Sunday, April 8, 2012

Holy Tomato. Whoopsy-daisy. Adventures with Exclamations and Expletives in the Classroom.

Expressions of surprise and delight in a classroom are easy.
When unexpected things happen, though, you need to be prepared.
Once I was teaching a kindergarten class.
Kindergartners are cute and the call stuff as they see it.
At the time I had those acrylic nails.
I think I was possessed by a Secrets of Charm demon, because I have no idea why I thought this might be a good idea.
Back to kindergarten.
It was Story Time. If you value your life, you make sure that Story Time is conducted exactly the same way every day. Kindergartners are serious about their Story Time.
This is generally a good thing.
Teacher sits on the Story Time Stool. The kids sit on the carpet. Teacher reads.
I went to get the Story Time Stool and my (acrylic) nail slid under something.
Since I am not a patient person, I yanked.
A potent combination of physics and biology met in an Unholy Union and I ripped that nail from tip to nailbed.
A banner of choice words, some of them almost poetry and none of them appropriate for the classroom, blew by my mind's eye.
"Oh dear," I said. "Whoopsy-daisy."
I held my finger and went to get a tissue.
"Is teacher bleeding?" asked a tot.
"Holy tomato," I said. "Teacher is bleeding a little. It is okay."
I grabbed a handful of tissue and swathed my finger.
All of this engendered keen interest. Comments and advice poured out to me from the Story Time Carpet.
"Do you need a bandaid?"
"I have a bandaid. I hurt my knee."
"I have a bandaid, too."
"Mine is Spongebob." Attention diverts from me for a second. Spongebob bandaids were new then, and cool.
Nailbeds bleed impressively. I got a stack of paper towels and entombed my finger. It was a large and awkward digit-dressing.
I tried to discreetly wipe my eyes.
"Is teacher crying?" Horrified looks from the wee folk.
"Oh, no just watering a little,"I said. "My eyes do that when unexpected things happen."
Relieved looks from the Story Time Carpet.
I picked up a book--I have no memory of what the book was.
"Don't get blood on the book," said a boy.
"Aren't you going to sit on the Story Time Stool?" asked another.
They were worried.
"I'm going to sit on the carpet with you guys today," I said.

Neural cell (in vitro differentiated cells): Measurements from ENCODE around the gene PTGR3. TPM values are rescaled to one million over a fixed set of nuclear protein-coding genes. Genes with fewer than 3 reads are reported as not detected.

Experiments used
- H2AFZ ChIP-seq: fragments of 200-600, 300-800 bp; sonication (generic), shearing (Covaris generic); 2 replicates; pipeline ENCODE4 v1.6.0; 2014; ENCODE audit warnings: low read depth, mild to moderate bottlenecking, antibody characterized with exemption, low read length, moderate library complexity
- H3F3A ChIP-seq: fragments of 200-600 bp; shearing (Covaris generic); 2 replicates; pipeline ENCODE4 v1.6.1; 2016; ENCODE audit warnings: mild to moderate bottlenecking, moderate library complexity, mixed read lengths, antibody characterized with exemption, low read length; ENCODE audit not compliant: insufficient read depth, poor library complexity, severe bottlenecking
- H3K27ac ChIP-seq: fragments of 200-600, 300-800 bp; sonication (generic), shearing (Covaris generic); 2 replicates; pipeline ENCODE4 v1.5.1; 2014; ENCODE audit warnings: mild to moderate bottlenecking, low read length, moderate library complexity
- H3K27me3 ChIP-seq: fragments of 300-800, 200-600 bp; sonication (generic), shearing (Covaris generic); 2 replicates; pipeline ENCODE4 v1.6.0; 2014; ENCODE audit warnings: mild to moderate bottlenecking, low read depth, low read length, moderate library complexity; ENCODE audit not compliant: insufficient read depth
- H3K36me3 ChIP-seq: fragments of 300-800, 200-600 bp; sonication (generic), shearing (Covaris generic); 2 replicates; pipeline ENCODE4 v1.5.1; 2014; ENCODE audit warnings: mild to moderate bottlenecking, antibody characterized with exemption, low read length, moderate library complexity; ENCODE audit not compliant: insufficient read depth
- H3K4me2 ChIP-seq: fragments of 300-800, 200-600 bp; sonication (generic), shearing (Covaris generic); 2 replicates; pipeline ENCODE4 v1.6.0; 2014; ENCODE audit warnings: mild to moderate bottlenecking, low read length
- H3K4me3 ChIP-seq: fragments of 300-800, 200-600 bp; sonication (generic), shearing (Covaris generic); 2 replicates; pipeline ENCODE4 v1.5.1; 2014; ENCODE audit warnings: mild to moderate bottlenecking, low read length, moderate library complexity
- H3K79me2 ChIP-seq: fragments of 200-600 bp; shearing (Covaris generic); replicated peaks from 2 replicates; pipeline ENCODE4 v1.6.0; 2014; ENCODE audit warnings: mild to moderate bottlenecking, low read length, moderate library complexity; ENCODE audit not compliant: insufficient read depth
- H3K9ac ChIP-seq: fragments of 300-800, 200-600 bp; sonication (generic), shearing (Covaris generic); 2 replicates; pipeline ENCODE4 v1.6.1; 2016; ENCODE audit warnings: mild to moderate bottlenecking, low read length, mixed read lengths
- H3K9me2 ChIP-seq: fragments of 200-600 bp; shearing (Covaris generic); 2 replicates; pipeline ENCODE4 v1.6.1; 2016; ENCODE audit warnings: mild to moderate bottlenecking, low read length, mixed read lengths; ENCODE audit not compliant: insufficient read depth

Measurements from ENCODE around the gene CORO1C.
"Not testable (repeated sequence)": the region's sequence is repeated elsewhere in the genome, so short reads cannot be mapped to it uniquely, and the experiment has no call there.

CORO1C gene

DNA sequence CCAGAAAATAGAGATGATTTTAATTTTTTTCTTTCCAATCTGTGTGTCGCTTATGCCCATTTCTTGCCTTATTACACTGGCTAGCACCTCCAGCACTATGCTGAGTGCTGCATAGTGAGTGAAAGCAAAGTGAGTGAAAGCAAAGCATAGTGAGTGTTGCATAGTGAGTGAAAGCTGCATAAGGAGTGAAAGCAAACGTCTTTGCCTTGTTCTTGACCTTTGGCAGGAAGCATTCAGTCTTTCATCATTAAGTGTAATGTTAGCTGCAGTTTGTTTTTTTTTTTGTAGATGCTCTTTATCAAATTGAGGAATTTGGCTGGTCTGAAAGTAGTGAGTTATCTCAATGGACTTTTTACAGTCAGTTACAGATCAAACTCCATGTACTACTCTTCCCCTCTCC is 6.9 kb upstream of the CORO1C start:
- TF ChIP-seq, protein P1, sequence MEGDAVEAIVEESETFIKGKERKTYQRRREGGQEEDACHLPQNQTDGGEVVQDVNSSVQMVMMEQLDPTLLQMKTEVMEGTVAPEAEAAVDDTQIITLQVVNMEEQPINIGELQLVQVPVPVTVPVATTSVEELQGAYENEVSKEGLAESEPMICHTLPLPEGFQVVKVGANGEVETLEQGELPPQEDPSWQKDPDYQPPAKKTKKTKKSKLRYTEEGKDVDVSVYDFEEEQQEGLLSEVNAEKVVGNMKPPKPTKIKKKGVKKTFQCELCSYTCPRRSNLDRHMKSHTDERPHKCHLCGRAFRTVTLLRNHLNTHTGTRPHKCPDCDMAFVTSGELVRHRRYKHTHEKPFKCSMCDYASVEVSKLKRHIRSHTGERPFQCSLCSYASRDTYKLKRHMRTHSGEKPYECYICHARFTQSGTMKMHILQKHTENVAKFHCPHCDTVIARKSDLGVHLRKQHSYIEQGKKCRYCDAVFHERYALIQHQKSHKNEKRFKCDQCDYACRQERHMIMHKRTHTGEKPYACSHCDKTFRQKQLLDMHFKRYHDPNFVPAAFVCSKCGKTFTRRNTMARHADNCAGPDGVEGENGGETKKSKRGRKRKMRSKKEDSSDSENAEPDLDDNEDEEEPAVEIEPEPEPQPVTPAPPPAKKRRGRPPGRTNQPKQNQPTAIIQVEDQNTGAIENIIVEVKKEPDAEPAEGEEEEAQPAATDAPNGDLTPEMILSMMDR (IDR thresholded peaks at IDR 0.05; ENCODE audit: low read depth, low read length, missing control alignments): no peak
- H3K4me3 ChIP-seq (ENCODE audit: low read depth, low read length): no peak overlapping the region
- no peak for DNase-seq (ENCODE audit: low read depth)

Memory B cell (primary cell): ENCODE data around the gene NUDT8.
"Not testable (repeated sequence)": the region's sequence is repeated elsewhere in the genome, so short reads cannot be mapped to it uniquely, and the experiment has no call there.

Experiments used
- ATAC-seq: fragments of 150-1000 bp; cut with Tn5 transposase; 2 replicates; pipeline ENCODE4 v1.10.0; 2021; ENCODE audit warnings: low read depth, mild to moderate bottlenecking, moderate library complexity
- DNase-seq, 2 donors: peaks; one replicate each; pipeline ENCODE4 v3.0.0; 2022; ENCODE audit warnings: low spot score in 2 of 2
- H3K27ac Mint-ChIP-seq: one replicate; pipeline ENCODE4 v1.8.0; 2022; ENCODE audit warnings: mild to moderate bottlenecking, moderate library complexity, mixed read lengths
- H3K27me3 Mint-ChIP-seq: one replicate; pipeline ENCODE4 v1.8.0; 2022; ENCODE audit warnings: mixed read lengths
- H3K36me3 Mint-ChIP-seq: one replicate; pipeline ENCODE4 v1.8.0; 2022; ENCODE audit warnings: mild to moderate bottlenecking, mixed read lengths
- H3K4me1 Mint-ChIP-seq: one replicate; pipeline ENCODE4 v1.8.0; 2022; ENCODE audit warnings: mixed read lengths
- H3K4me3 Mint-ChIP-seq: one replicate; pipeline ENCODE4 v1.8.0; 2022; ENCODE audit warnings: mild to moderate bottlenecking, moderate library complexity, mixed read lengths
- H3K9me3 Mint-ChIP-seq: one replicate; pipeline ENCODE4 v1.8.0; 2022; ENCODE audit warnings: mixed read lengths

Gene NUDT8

This break in protocol made them a little apprehensive.
"Sometimes doing unexpected things can be fun," I said.
I read the book with the precise diction and flow of expression that Story Time so richly deserved.
All was well.
And then it was time for recess.
We lined up and I set them free to run around and get milk and stuff.
I shut the door.
I kicked the Story Time Stool across the room.
I howled.
I rinsed my finger in cold water and went to the nurse.
"That looks like it hurts," she said.
I wanted to say something sarcastic and full of expletives. I bared my teeth and hoped it looked like a smile.
I didn't get a Spongebob bandaid, either.
And after school I went to the salon and had every one of those motherless (expletive deleted) Satan's (expletive deleted) tits removed.
Classroom Honor.
Maintained at (almost) any cost.

12 comments:

  1. You deserve a medal and then some!! Wow!! Awww but its so cute how the kids were dealing with your pain! Awww! Take care
    x

    ReplyDelete
    Replies
    1. The kids were awesome. They were still showing me bandaids after recess. Thanks as always for being such a faithful reader! :)

      Delete
  2. That sounds incredibly painful, but you endured it with honor and courage. Well done, KPF.

    ReplyDelete
    Replies
    1. Thank you, Matthew. I am so happy you came by.

      Delete
  3. You are my hero. I ripped a nail (without acrylic) off once. It hurts like a mother.

    ReplyDelete
    Replies
    1. I know! I know! And then it takes forever to grow back, and looks unnervingly like one of those frozen baby mice you feed snakes.

      Delete
  4. Hi...I'm hopping over from the A to Z challenge. Lovely post...good luck with the challenge.

    Donna L Martin
    www.donasdays.blogspot.com

    ReplyDelete
    Replies
    1. Hi Donna! Thanks so much for your comment. I am hopping your way soon!

      Delete
  5. Enjoyed it! I have stories from teaching the younger ones, too. Fuuny!

    Kelly Stilwell
    www.kellystilwell.com

    ReplyDelete
    Replies
    1. Kids make me laugh every day. They are awesome. Thank you for stopping by!

      Delete
  6. LOL...I am really not laughing at your pain--just at your rendition of the events surrounding it. Great post, Kristen!

    ReplyDelete
    Replies
    1. Thanks, Teresa. No, laugh at the pain, because it really was funny. I mean, the kids were so worried and I soooooooo wanted to shriek every expletive and it would have been so very wrong and I went with "Oh, dear." I still laugh. Good times.

      Delete